Module code: SOC2086

Module Overview

This module expands student knowledge of the role of media and media industries in contemporary societies, placing particular emphasis on questions of domination, influence, regulation, control and inequality. We examine contrasting perspectives on the ways in which societies should regulate and manage media, covering public service broadcasting, neo-liberalism, ownership and control and questions of censorship. Students will also examine the relationship between media, social cohesion and different forms of social division and consider global perspectives to media, power and regulation.

Module provider


Module Leader

WEIDHASE Nathalie (Sociology)

Number of Credits: 15

ECTS Credits: 7.5

Framework: FHEQ Level 5

Module cap (Maximum number of students): N/A

Overall student workload

Independent Learning Hours: 106

Lecture Hours: 11

Seminar Hours: 11

Guided Learning: 11

Captured Content: 11

Module Availability

Semester 1

Prerequisites / Co-requisites


Module content

Indicative content includes:

  • The distinction between public service and neo-liberal approaches to media

  • Theoretical critiques and frameworks of the role of media in contemporary societies

  • Contrasting approaches to censorship of ‘harmful’ or ‘offensive’ forms of content

  • The historical development and contemporary fragmentation of the national media audience

  • The relationship between media and social divisions/inequalities

  • The implications of recent developments – including digitalisation and deregulation – for questions of media, power and control

Assessment pattern

Assessment type Unit of assessment Weighting
Oral exam or presentation ONLINE PARTICIPATION 40
Coursework ESSAY 60

Alternative Assessment

Alternative assessment for online participation: Written commentary on an appropriate module topic, 40%, addressing learning outcomes 1, 2, 3 and 4.

Assessment Strategy

  The assessment strategy is designed to provide students with the opportunity to demonstrate:

Their knowledge of key concepts and theories in media, power and regulation, and their ability to apply these concepts to a range of contexts and examples. Assessment one assesses students’ ability to convey and discuss ideas in an online forum throughout the semester. Discussion topics tie in with lectures and readings at the time each one takes place. Assessment two focuses directly on the final learning outcome but also assesses the first three learning outcomes, centred on familiarity with concepts, connections between theoretical and practical approaches to policy and application of theory to examples.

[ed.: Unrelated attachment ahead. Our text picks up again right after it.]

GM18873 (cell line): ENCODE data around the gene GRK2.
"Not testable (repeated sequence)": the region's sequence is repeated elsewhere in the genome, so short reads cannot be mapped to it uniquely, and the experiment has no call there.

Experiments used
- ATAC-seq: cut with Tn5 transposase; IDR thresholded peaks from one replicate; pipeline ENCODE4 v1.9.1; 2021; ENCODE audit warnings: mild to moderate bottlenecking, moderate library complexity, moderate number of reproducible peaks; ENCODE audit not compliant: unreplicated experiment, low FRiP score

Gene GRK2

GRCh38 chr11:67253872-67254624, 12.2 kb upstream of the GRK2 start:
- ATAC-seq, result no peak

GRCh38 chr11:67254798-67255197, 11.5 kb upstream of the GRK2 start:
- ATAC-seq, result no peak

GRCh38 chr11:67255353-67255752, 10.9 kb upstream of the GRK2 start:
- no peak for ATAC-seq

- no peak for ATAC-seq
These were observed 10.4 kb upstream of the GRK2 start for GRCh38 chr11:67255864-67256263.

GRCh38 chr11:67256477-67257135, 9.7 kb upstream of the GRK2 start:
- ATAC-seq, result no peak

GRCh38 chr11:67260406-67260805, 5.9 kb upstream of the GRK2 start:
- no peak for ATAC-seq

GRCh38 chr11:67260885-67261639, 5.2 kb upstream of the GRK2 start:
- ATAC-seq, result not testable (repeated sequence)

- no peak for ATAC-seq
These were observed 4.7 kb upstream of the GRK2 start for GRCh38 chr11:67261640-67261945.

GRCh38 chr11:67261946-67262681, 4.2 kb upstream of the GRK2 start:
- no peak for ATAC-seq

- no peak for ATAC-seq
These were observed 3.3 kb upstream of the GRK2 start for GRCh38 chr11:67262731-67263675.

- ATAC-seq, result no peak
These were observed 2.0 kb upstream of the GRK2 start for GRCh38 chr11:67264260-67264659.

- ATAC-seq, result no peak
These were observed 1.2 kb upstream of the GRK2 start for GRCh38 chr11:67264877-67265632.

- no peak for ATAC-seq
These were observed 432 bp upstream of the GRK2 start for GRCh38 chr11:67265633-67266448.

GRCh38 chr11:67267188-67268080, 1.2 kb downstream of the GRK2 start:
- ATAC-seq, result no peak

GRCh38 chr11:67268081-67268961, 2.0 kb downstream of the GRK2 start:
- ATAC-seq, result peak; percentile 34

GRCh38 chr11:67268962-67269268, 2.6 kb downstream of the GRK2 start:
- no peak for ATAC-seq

Thus, the summative assessment for this module consists of:

  • Online Participation (40%), requiring students to contribute to a range of discussion topics throughout the semester, drawing upon reading and examples and interacting with the comments of others (addresses learning outcomes 1,2,3, and 4)

  • A written essay (60%), chosen from a list that covers the key issues and topics discussed on the module (addresses learning outcomes 1,2,3, and 5)


  Formative Assessment and Feedback

Students gain formative feedback throughout the semester via the interaction of their ideas with peers and the lecturer, both in class and via the online discussions. All students are encouraged to ask questions and test ideas in relation to the assignments during the weeks preceding their submission. Extensive feedback from class and assessment 1 will be available before assessment 2. 

Module aims

  • To outline different approaches to the purpose, significance and impact of media in contemporary societies.
  • To identify and scrutinise different perspectives with respect to questions of media regulation and control.
  • To engage with theory and research which relates to broader questions of media, power and inequalities.

Learning outcomes

Attributes Developed
001 Demonstrate a familiarity with key terms and concepts relating to the study of media, power and regulation KCPT
002 Recognise the distinction between different theoretical and practical approaches to the question of media regulation KCT
003 Apply theories relating to the relationships between media and power to examples relating to content, industry, technologies or audiences KCT